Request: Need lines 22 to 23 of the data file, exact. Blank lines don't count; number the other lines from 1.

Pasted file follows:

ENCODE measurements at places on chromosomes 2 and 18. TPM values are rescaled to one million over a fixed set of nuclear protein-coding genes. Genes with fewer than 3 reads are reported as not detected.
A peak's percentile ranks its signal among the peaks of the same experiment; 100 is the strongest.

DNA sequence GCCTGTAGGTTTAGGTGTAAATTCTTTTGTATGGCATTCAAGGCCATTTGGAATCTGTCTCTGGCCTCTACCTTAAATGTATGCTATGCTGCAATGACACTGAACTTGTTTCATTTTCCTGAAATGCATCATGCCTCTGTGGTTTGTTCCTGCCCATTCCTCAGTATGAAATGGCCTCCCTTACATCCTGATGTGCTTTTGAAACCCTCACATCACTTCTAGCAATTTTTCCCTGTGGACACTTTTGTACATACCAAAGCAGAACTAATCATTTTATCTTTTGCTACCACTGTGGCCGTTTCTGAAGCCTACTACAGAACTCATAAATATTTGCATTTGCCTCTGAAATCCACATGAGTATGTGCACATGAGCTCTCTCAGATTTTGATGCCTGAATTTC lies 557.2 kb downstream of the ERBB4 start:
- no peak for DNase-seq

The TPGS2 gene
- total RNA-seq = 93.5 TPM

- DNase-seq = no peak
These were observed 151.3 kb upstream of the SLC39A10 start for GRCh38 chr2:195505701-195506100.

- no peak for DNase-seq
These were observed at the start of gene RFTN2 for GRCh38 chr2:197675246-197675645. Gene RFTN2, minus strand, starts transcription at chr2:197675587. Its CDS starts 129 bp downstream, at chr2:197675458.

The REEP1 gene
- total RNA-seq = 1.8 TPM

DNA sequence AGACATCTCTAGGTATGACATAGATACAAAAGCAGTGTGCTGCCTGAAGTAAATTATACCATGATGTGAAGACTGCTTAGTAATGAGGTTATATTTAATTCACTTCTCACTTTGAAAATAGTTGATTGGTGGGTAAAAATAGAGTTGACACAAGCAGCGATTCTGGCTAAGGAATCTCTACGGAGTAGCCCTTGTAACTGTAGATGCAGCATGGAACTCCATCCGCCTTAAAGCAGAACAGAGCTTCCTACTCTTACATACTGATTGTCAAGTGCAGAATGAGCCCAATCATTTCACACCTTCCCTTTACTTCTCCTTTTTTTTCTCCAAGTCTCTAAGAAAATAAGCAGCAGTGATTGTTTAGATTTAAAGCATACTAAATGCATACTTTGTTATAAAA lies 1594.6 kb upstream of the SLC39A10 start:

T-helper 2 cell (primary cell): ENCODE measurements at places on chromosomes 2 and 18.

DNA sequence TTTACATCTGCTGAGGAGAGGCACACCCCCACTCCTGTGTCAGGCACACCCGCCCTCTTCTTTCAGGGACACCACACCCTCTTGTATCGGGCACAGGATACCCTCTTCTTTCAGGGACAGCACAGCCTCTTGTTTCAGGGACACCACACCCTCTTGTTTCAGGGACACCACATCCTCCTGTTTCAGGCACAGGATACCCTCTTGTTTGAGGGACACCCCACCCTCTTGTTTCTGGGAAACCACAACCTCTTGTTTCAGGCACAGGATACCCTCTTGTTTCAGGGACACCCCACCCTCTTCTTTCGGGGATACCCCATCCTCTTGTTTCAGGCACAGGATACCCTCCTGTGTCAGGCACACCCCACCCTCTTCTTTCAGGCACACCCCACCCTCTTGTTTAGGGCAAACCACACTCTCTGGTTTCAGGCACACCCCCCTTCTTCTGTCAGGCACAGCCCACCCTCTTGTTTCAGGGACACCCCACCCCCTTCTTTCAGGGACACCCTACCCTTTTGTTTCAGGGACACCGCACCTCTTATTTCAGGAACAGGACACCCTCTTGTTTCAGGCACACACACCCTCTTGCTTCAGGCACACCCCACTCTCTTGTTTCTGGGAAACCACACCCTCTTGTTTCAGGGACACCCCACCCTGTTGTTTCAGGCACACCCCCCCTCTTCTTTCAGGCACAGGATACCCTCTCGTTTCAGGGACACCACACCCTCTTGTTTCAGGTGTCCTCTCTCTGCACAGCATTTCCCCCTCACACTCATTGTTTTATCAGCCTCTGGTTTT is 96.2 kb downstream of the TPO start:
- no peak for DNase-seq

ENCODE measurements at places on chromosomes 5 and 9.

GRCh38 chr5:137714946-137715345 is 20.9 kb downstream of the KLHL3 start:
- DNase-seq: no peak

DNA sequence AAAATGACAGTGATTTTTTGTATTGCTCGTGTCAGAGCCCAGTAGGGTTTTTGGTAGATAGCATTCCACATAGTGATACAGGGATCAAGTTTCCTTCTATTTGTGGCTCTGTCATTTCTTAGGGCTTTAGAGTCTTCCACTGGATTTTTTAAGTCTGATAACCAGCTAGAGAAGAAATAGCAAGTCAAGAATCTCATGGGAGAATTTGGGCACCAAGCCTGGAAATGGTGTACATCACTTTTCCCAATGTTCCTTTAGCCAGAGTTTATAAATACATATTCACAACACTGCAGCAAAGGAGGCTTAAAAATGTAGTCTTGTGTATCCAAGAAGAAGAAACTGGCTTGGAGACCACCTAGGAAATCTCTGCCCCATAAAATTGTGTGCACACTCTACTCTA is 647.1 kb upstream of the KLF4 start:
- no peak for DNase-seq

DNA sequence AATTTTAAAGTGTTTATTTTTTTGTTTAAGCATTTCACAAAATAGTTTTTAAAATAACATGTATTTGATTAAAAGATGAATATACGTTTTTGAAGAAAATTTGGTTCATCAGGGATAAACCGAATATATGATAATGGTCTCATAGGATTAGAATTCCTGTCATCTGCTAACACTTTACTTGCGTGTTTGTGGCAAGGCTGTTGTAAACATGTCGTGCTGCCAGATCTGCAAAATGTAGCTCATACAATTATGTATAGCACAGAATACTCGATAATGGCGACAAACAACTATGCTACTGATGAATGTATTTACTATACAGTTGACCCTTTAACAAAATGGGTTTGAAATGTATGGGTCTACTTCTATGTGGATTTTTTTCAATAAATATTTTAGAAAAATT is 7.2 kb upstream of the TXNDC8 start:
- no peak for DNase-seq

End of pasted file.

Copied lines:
DNA sequence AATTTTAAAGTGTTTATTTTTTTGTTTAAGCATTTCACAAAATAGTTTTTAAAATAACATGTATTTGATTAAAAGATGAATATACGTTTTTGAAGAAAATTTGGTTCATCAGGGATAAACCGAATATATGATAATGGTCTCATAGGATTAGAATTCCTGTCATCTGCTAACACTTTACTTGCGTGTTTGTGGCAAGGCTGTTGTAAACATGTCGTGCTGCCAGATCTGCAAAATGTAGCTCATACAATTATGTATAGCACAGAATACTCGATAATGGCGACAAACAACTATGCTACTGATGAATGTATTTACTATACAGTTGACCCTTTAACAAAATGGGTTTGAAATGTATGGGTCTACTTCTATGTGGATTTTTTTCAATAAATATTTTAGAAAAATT is 7.2 kb upstream of the TXNDC8 start:
- no peak for DNase-seq